How Much Alimony am I Going to Have to Pay After my Divorce (Part 2)

Figuring out your alimony payment after divorce doesn’t have to be complicated!

 

Welcome back and thanks for joining us again for this look at alimony in Michigan, and what you can expect after you get divorced. As we pointed out in the previous article, Michigan doesn’t have a nice, neat equation for figuring out spousal support the way they do for child support. Which means that each situation is handled individually, although Judges do have a list of factors they can refer to in making that determination.

 

What forms do alimony payments usually take in Michigan?

 

Alimony, sometimes called ‘spousal support’, usually takes one of four forms here in Michigan, namely “lump-sum“, “permanent periodic“, “rehabilitative” or “reimbursement” payments.

 

Permanent Periodic payments:

A permanent periodic payment is the most common form of spousal support awarded by the court. This happens in the form of fixed payments made on a schedule, usually made monthly but sometimes annually. This type of payment is normally modifiable if the spouse who wants to modify it can prove that there’s been a significant change in their circumstances. In fact ,if the alimony is decided by a judge rather than negotiated by the parties as a part of their overall divorce settlement, the court has to order that alimony is modifiable when circumstances change. (Michigan family courts aren’t authorized to order alimony that isn’t modifiable.)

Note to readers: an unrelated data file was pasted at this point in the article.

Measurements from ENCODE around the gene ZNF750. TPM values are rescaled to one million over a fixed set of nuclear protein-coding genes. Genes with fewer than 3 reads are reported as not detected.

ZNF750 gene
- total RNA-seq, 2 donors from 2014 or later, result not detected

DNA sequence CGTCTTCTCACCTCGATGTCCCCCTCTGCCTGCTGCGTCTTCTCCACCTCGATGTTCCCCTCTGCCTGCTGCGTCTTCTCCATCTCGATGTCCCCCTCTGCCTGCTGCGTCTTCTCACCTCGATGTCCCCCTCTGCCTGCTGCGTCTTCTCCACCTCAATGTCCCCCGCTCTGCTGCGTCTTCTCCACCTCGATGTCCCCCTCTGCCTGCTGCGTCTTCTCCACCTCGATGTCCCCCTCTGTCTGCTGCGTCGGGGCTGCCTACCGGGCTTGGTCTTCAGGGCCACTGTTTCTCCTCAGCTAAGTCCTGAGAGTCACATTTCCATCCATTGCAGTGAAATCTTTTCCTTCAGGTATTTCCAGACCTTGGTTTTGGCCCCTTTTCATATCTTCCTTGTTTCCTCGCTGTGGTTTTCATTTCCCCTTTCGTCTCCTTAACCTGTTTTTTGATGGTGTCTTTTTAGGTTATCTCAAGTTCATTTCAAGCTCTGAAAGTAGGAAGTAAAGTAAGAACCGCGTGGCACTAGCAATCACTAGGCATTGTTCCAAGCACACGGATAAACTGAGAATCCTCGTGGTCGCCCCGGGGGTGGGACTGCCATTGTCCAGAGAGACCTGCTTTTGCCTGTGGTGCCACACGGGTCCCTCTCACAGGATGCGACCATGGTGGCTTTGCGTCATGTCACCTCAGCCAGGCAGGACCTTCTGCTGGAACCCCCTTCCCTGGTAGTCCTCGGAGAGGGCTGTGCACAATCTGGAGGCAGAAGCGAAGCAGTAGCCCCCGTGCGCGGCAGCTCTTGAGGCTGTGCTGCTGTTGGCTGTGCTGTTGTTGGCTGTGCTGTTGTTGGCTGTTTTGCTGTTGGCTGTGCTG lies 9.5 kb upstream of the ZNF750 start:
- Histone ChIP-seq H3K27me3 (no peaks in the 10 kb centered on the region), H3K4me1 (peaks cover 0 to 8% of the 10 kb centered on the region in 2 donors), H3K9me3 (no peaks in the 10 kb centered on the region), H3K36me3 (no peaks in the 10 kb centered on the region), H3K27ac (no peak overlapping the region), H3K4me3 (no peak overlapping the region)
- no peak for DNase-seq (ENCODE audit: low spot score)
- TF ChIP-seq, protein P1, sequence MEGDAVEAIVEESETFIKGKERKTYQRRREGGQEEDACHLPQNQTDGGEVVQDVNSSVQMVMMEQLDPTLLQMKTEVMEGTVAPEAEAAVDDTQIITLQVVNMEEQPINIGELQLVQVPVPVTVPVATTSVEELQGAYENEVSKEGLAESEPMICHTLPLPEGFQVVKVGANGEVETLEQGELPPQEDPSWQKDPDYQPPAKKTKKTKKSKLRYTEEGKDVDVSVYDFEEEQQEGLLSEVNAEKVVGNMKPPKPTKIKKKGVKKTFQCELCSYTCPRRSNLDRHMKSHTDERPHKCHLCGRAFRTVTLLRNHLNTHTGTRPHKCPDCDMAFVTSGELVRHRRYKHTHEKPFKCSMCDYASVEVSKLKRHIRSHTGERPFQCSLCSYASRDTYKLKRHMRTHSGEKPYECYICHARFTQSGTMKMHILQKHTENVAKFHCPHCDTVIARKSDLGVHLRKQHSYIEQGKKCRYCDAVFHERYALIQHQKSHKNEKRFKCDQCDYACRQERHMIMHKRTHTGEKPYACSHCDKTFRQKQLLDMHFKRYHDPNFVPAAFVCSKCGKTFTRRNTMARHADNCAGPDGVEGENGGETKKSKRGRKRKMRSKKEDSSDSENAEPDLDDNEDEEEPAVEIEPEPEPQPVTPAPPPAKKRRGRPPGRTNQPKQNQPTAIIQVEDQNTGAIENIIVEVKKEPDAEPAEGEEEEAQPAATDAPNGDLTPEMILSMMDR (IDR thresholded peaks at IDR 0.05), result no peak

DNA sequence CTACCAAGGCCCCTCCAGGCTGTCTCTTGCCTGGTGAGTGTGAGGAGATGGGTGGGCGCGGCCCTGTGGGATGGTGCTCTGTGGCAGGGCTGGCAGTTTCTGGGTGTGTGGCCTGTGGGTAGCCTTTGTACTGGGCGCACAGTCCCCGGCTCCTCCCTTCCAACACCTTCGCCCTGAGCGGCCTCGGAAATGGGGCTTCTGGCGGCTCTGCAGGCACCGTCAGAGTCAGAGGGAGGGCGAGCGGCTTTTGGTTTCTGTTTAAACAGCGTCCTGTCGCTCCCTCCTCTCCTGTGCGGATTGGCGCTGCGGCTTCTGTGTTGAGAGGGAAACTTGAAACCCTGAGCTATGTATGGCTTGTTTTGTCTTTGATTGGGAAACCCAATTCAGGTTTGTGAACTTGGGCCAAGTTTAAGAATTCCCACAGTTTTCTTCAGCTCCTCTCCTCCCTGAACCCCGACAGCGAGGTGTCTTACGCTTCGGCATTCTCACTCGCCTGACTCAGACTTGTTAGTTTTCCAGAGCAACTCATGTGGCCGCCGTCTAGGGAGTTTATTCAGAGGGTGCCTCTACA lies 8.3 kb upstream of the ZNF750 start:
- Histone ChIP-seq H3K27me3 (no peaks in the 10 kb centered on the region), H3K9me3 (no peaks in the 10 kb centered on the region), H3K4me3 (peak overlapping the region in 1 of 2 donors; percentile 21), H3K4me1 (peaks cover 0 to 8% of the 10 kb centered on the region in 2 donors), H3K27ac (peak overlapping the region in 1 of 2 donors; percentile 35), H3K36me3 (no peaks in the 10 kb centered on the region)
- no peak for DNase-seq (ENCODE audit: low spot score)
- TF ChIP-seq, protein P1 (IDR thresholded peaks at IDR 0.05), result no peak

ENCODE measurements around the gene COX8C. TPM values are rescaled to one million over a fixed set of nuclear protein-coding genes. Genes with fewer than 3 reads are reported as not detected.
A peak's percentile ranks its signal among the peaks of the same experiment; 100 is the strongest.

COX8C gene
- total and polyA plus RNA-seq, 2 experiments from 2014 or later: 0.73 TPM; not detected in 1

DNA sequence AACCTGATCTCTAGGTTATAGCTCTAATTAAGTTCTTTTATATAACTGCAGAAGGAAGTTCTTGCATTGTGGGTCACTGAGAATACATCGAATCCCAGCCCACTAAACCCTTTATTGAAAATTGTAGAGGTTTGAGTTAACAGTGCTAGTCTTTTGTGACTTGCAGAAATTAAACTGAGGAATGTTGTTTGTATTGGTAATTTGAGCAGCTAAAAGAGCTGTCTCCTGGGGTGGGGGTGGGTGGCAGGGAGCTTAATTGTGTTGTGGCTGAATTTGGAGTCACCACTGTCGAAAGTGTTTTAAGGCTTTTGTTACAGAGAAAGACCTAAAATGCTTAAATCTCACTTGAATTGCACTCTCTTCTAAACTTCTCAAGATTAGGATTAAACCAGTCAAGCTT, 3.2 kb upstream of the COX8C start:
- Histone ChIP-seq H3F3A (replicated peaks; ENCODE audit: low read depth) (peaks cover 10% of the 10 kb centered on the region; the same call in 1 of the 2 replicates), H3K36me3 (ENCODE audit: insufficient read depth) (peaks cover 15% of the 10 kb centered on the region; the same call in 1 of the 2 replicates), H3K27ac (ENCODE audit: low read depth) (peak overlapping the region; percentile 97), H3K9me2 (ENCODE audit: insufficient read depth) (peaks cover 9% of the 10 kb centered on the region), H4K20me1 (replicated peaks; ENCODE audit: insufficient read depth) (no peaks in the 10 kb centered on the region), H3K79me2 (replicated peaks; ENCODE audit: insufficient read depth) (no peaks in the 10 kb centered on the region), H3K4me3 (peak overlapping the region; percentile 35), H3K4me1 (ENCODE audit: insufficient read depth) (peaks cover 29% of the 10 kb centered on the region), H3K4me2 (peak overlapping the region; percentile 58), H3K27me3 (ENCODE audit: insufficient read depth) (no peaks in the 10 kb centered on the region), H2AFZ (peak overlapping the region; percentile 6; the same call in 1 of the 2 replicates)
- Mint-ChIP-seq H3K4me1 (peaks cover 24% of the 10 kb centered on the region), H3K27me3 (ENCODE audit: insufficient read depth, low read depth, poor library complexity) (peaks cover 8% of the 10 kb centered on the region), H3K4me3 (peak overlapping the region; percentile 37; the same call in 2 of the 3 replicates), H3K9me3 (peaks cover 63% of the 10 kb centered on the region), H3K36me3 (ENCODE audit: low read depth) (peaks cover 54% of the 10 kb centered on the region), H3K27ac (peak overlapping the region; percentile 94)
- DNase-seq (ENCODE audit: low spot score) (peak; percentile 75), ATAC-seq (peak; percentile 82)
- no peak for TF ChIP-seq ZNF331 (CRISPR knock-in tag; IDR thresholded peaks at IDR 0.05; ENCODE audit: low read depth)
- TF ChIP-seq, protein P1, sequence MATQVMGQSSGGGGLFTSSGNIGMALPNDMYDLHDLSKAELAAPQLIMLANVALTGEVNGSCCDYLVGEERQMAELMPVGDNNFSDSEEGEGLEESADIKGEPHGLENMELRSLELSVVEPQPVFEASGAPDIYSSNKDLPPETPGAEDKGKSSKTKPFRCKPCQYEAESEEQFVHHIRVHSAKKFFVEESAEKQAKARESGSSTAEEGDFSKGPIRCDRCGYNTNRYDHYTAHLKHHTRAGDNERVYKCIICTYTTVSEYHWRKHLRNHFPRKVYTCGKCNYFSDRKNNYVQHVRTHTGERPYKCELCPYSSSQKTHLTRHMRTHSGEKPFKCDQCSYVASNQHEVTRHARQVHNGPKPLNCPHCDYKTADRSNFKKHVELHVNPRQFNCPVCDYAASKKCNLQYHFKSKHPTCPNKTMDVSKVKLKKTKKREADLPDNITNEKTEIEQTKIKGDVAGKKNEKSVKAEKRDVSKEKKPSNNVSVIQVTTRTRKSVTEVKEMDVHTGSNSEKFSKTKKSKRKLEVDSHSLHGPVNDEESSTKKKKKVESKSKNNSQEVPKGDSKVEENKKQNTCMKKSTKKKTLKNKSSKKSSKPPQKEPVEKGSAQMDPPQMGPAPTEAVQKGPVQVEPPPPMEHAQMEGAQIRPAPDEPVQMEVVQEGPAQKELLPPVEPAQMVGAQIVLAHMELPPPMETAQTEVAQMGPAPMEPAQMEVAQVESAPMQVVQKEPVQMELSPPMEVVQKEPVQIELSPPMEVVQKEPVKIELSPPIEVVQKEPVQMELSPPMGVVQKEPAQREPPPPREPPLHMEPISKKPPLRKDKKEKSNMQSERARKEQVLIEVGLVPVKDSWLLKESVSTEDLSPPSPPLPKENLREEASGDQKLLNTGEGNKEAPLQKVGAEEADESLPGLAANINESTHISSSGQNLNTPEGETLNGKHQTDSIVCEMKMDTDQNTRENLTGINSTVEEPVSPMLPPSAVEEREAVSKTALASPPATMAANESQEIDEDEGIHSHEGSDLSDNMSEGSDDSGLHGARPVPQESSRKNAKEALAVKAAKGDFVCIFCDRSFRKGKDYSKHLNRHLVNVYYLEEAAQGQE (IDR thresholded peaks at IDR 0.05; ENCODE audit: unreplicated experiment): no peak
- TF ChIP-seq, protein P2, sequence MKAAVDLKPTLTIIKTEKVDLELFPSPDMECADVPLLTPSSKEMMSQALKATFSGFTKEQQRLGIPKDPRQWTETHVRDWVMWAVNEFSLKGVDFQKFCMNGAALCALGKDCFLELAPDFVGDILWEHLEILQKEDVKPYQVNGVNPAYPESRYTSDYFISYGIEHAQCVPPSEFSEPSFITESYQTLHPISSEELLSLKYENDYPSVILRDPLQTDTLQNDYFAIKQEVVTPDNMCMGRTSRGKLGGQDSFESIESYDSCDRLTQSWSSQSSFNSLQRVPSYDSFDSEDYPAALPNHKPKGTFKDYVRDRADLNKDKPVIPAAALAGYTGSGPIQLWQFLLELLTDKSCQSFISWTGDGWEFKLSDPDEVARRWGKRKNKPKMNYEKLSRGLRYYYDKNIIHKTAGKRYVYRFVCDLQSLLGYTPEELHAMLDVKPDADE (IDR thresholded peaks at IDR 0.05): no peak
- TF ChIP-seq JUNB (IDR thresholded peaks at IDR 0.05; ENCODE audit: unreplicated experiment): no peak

Rehabilitative alimony:

A rehabilitative settlement is intended to give a former spouse the opportunity to have income while they go to school or look for work. This is usually the type of payment that would be given to a stay-at-home parent, usually for a fixed period of time, who needs some time before becoming fully self sufficient.

 

Lump-sum settlements:

Just like it’s name suggests, “lump-sum” spousal support is when one spouse has to pay spousal support in the form of a single, large amount. This is often made instead of a property settlement. The amount is meant to reflect what the periodic payments would have added up to over time.

 

Reimbursement payments:

A reimbursement payment is usually awarded to a spouse who supported their partner during a period of schooling or training for a job, and were left behind when that period was over. (Imagine supporting your spouse while they attend nursing school full time for two years, and then when they get their certification, they file for divorce!) Having worked two jobs to support a spouse in school is very likely to result in rehabilitative support payments. Judges often don’t look kindly on people who seem to have ‘used’ a spouse to meet their own needs.

 

Alimony should always be determined with help from a skilled family lawyer!

Divorce is always a difficult process, and spousal support orders only add to the complications. There is so much at stake in divorce, which is why you shouldn’t try to deal with alimony issues on your own. Hiring a skilled attorney to advocate for you, and help you come to a fair arrangement, always results in a better outcome for everyone involved. So call The Kronzek Firm today, at 866 766 51245, and talk to someone who can help you. Our experienced family law attorneys are available 24 hours a day, 7 days a week to help you plan and prepare for your future.

 

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